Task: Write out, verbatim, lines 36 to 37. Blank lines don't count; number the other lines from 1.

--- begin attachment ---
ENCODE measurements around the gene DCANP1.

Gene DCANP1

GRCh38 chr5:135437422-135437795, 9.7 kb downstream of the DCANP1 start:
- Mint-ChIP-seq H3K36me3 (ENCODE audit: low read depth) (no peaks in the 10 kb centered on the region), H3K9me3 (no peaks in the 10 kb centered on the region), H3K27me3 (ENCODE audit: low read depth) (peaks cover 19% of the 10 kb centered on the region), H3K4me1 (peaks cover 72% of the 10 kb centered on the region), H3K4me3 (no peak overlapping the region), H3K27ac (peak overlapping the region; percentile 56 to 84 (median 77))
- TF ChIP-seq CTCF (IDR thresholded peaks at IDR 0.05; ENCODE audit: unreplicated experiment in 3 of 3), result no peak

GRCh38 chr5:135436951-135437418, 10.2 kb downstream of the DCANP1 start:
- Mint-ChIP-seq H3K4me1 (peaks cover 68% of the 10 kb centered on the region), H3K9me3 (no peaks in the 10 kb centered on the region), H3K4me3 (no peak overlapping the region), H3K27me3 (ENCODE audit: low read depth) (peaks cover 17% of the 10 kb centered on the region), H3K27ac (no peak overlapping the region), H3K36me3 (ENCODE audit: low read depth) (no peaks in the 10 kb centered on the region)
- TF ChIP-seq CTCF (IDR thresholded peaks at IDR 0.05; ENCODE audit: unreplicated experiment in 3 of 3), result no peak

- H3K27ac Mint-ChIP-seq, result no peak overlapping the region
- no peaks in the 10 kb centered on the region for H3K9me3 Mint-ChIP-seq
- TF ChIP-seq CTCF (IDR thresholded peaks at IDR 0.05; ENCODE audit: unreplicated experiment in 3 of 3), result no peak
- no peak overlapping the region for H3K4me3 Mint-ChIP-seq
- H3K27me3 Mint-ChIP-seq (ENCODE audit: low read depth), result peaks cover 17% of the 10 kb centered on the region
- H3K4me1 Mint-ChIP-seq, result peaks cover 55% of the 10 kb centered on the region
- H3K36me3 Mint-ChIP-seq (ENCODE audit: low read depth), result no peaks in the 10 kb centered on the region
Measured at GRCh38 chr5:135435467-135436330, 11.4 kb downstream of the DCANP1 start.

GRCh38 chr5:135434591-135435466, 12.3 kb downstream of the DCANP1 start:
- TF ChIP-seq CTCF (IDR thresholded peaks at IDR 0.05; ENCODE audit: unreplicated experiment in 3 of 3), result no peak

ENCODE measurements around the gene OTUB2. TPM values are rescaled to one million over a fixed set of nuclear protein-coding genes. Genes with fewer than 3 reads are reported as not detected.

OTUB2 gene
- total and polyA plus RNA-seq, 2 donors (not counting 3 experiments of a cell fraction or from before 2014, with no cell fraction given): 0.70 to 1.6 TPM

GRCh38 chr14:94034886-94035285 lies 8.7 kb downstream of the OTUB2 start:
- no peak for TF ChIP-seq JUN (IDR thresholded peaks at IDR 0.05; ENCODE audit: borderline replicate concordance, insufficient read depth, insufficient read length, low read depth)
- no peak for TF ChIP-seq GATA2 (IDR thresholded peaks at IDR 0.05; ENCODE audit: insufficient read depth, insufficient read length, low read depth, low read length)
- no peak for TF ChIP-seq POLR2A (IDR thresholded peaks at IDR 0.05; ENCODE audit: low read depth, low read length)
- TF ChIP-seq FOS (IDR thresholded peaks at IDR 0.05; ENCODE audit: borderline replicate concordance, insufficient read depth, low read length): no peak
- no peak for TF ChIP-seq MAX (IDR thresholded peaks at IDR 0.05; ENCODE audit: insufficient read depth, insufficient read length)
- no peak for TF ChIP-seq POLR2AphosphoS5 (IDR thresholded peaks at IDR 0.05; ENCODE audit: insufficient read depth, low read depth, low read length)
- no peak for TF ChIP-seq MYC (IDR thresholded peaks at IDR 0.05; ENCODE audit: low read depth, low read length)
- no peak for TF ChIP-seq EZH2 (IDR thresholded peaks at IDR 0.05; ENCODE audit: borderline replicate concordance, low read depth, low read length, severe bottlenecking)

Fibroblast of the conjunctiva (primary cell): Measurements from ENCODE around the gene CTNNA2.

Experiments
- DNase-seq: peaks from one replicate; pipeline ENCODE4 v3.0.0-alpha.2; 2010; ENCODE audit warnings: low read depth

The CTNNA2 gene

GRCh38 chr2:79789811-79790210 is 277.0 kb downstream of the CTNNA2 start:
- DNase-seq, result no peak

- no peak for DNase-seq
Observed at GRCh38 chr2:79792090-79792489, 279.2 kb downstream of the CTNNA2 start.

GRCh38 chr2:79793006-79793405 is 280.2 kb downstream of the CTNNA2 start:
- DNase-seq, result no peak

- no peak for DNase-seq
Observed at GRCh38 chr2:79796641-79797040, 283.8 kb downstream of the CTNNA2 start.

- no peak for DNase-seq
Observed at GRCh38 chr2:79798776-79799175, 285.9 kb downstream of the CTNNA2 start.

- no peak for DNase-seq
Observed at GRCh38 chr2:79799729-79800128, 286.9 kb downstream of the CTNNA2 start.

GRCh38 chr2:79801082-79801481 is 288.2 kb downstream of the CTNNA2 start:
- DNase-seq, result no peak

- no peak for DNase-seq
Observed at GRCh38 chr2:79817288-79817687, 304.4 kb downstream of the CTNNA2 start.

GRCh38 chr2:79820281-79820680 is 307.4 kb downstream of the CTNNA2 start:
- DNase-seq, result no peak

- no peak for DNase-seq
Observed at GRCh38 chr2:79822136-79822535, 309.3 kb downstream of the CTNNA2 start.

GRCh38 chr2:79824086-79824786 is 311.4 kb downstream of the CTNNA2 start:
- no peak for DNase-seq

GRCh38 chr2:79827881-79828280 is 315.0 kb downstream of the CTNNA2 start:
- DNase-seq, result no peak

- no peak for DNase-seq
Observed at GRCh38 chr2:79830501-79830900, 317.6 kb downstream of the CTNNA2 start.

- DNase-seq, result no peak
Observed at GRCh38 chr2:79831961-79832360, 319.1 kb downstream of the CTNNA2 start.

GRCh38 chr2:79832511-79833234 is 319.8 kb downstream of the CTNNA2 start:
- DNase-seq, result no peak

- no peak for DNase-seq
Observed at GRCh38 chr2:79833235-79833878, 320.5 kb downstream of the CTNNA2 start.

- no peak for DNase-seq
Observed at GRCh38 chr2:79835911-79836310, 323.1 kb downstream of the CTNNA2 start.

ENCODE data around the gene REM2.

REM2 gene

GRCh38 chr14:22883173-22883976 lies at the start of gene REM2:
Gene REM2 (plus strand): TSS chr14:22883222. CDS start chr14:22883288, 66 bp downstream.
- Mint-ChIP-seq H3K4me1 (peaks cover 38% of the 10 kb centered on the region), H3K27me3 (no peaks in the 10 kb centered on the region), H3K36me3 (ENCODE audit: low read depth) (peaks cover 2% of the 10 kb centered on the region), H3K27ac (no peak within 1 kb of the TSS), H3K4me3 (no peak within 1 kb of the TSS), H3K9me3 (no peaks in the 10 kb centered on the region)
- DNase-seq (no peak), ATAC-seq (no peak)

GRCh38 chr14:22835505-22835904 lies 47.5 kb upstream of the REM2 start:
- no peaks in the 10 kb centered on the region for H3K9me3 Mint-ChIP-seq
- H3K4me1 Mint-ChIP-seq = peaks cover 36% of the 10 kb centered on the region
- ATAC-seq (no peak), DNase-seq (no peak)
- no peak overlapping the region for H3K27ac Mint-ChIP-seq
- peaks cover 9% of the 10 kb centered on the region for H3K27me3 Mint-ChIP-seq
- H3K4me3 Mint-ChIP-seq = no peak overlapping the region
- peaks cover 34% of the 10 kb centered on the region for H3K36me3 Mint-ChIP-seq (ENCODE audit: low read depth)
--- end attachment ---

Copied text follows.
- DNase-seq, result no peak

- no peak for DNase-seq